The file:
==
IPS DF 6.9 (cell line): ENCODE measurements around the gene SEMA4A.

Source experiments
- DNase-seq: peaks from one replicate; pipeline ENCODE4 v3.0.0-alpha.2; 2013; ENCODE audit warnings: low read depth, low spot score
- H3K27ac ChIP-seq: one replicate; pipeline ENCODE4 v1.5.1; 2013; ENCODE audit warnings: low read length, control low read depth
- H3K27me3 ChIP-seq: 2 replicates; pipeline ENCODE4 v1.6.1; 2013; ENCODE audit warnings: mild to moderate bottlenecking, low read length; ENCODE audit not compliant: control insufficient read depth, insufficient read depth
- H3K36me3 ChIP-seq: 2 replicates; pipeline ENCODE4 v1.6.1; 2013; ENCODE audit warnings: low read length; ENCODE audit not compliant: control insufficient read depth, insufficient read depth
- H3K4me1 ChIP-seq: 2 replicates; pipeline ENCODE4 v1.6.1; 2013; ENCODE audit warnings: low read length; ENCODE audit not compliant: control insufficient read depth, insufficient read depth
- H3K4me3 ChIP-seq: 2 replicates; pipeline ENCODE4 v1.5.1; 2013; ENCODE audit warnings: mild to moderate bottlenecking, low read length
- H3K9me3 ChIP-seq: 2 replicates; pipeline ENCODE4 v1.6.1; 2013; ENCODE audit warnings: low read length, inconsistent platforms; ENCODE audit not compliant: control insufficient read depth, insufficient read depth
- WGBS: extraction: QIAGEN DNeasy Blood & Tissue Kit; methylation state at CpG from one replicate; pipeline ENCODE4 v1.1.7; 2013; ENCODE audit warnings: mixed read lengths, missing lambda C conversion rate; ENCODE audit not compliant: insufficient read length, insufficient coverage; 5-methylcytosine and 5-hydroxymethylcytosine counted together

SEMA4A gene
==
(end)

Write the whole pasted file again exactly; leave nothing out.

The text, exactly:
IPS DF 6.9 (cell line): ENCODE measurements around the gene SEMA4A.

Source experiments
- DNase-seq: peaks from one replicate; pipeline ENCODE4 v3.0.0-alpha.2; 2013; ENCODE audit warnings: low read depth, low spot score
- H3K27ac ChIP-seq: one replicate; pipeline ENCODE4 v1.5.1; 2013; ENCODE audit warnings: low read length, control low read depth
- H3K27me3 ChIP-seq: 2 replicates; pipeline ENCODE4 v1.6.1; 2013; ENCODE audit warnings: mild to moderate bottlenecking, low read length; ENCODE audit not compliant: control insufficient read depth, insufficient read depth
- H3K36me3 ChIP-seq: 2 replicates; pipeline ENCODE4 v1.6.1; 2013; ENCODE audit warnings: low read length; ENCODE audit not compliant: control insufficient read depth, insufficient read depth
- H3K4me1 ChIP-seq: 2 replicates; pipeline ENCODE4 v1.6.1; 2013; ENCODE audit warnings: low read length; ENCODE audit not compliant: control insufficient read depth, insufficient read depth
- H3K4me3 ChIP-seq: 2 replicates; pipeline ENCODE4 v1.5.1; 2013; ENCODE audit warnings: mild to moderate bottlenecking, low read length
- H3K9me3 ChIP-seq: 2 replicates; pipeline ENCODE4 v1.6.1; 2013; ENCODE audit warnings: low read length, inconsistent platforms; ENCODE audit not compliant: control insufficient read depth, insufficient read depth
- WGBS: extraction: QIAGEN DNeasy Blood & Tissue Kit; methylation state at CpG from one replicate; pipeline ENCODE4 v1.1.7; 2013; ENCODE audit warnings: mixed read lengths, missing lambda C conversion rate; ENCODE audit not compliant: insufficient read length, insufficient coverage; 5-methylcytosine and 5-hydroxymethylcytosine counted together

SEMA4A gene